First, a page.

“We can’t even say its name,” Mark said. “And tonight, tonight it is coming.”

“How do you know it’s tonight?” Grace asked.

“Because it said so, the night after it healed our baby. Gloria and I consulted the spirit board one last time, and that last time wasn’t like the others. It was dark and frightening.”

“And that’s when we know we were in trouble,” Gloria said. “We hoped we’d find some way to avoid this night, through the sacraments, through blessings, even through baptizing our boy. But every once in a while, it appears to us. Usually at night, in our dreams. And it has been appearing very frequently, these days.”

“How does the entity appear to you, in your dreams?” Kevin asked.

“Like a man on fire,” Mark said, “Completely red, and burning, with eyes as black as coal. Absolutely horrifying.”

“Then we haven’t much time to waste,” Father Armando said to Grace and Kevin. “Let us go meet Matthew, their son and the subject of this intervention. Matthew is a nice young man, very intelligent. He is fully aware of what is happening, so you needn’t sugar coat it for him. I perform a blessing on him, in his room. Again, should the demon show his face, I’ll need you at the ready.”

“May we come, as well?” Asked Gloria.

“Very well,” Armando responded. “But if things should go awry, I may ask you to leave. Alright?”

Gloria and Mark agreed, then followed Armando, Grace, and Kevin down the hall to their sons’ room. The room was of moderate size, painted in a similar sky blue shade as the exterior of the house. The walls were covered with posters of various sports teams and muscle cars. There were models of fighter jets on one of the dressers. Matthew Christenson sat huddled on his bed, dressed in blue pajamas. The boy, too, had the appearance of fear on his face, as he looked at his parents, the priest, and the two newcomers.

“Hello, Matthew,” Armando greeted.

“Hi, Father,’ Matthew shyly responded.

“How are you doing tonight?”

“Oh, I’m okay, I guess.”

Father Armando nodded. “That is good to hear. So, you haven’t experienced anything tonight? No voices, no objects moving, no unusual thoughts?”

“No, nothing,” Matthew’s eyes drifted to Grace and Kevin.

“Oh, these are my assistants,” Armando said as he introduced the agents of Ministry. “This is Kevin Ellis, and the lady is Grace Montoya.”

Grace went over to the boy and sat beside him on the bed. “We’re here to make sure everything goes smoothly. We won’t let anything happen to you, okay?”

“Yeah,” The boy said. It was apparent to Grace that he didn’t have much confidence in her promise. Grace looked around at the posters.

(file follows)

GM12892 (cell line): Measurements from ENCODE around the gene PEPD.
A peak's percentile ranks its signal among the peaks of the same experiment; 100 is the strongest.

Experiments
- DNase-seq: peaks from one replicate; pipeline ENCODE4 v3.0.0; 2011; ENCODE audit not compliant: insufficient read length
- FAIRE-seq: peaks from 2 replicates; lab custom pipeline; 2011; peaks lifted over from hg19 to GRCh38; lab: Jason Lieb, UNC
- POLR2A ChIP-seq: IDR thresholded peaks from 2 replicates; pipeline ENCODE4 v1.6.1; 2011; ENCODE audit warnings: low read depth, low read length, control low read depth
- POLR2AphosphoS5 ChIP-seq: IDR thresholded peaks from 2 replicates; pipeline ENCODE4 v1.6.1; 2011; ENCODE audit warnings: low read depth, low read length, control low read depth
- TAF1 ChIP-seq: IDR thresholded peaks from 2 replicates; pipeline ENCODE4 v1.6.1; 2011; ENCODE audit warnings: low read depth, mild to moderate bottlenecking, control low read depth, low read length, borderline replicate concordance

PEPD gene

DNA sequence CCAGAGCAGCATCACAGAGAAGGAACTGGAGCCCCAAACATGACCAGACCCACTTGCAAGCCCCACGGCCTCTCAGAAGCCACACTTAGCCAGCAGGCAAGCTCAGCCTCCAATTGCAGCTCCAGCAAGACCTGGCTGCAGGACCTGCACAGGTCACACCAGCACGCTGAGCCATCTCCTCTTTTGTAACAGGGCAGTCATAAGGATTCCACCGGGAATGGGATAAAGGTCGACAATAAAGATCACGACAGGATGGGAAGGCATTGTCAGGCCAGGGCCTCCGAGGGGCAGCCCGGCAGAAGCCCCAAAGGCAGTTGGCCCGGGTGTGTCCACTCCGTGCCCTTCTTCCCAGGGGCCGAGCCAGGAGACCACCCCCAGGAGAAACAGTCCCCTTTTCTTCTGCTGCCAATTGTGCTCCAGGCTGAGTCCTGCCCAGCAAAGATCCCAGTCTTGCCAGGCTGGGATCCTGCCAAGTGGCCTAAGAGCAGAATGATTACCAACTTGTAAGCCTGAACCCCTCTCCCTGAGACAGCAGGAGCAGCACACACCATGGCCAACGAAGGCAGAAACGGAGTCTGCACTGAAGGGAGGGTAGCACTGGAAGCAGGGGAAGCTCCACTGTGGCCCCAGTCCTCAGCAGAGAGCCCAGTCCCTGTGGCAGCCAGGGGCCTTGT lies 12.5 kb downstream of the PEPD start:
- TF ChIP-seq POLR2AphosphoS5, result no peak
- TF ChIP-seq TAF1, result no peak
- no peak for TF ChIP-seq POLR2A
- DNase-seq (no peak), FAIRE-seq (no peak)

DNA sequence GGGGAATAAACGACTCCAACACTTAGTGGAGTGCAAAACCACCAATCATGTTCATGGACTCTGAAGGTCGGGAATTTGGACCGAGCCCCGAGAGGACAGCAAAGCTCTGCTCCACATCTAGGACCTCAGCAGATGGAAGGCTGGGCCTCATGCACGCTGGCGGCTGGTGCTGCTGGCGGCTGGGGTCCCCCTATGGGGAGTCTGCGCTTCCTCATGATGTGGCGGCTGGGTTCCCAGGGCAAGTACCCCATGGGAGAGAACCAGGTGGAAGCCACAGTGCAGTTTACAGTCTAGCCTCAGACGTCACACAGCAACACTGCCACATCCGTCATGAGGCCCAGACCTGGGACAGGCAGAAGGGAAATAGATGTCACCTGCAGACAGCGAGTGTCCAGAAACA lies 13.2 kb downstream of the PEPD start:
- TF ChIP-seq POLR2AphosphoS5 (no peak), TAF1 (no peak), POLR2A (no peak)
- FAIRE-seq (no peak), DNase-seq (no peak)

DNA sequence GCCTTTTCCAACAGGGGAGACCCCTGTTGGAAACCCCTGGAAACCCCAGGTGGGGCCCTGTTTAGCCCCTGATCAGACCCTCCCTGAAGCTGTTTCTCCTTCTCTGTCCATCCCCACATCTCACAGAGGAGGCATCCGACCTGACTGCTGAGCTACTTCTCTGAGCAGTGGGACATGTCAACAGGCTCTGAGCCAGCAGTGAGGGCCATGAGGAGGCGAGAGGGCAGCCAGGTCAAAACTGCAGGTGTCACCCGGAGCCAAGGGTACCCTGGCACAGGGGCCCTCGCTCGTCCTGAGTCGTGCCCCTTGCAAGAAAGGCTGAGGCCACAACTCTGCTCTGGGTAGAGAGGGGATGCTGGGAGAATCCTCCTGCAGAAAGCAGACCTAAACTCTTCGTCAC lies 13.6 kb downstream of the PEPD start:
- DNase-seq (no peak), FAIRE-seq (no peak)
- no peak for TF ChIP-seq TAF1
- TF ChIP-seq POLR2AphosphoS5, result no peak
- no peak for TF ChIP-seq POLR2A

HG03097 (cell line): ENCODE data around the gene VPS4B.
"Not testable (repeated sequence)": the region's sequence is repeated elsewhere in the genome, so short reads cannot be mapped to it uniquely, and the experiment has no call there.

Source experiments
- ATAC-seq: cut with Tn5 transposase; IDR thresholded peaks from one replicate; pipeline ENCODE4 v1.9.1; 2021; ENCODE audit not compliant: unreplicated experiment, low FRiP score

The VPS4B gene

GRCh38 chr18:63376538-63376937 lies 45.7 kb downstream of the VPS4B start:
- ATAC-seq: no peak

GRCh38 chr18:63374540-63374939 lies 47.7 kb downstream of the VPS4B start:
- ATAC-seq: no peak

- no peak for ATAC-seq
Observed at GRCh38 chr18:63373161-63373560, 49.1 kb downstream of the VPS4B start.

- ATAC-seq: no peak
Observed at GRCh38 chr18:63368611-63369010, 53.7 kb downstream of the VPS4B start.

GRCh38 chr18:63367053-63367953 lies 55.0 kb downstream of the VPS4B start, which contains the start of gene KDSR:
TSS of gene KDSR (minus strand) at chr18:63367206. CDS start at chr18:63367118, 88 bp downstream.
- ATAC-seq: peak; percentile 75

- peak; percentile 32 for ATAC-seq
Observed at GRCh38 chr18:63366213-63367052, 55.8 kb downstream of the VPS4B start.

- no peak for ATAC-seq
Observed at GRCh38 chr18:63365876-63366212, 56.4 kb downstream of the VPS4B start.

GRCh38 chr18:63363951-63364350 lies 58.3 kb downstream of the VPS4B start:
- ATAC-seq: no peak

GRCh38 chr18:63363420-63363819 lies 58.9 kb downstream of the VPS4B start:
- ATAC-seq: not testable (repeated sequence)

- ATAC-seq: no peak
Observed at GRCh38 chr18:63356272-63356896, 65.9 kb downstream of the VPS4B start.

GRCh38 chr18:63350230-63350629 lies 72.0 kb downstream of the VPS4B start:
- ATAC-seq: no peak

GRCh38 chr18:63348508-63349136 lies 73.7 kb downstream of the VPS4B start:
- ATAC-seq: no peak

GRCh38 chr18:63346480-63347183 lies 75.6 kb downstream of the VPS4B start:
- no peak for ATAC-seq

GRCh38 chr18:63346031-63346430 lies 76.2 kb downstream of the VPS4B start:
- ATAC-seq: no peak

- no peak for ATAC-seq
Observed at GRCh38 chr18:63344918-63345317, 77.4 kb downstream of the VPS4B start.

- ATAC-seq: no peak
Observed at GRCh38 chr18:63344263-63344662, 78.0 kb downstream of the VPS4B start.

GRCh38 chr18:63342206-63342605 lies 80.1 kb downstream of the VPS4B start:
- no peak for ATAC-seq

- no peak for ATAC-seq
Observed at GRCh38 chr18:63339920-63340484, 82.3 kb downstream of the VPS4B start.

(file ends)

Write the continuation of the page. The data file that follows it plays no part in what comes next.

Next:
“Ah, the Seahawks,” She said, “They did well this last season.”

“No, they didn’t.”

“Oh. Okay then. Hey, I see you have a poster of a Mach I Mustang. Kevin and I have a friend who owns one.”

“Really?” The boy said, his fear retreating somewhat. “What year is it?”

“I don’t know. Kevin?”

“It’s a 1971, I think,” Kevin replied.

“Cool! Does it have a 351 engine?”

“Why, yes,’ Grace said, “I believe it does. Big engine, it just growls.”

“Wow! Could I get a ride sometime?”

“Slow down there, champ! I’ll have to ask my friend. His name is Scott. He’s a character. You’d like him.”

Father Armando had taken the time to open his satchel, which he placed on a bookshelf, and remove many of the items he needed, including a purple stole he placed around his shoulders. He opened his copy of De Exorcismis et Supplicationibus Quibusdam, and called the room to prayer. The prayer was brief and non-liturgical, but finished with a recitation of the Our Father. “I have elected not to begin this as an exorcism,” Armando said, “Because there is no sign of appearance or even oppression at this stage. These are tools that we have just in case.”

Oddly, the lights in the room began flickering. In fact, the lights throughout the house flickered. The stereo in the living room turned on; Leroy Anderson’s “Sleigh Ride” came on, sounding through the house. The priest had no time to waste as he quickly pulled the Eucharistic elements from his bag and began the rite of Communion. The boy was able to take the wafer and drink the wine, which was a sign that the demon had not yet attempted to take the child. The priest took some holy water and anointed him. At that point, the lights flickered again. Then the power failed.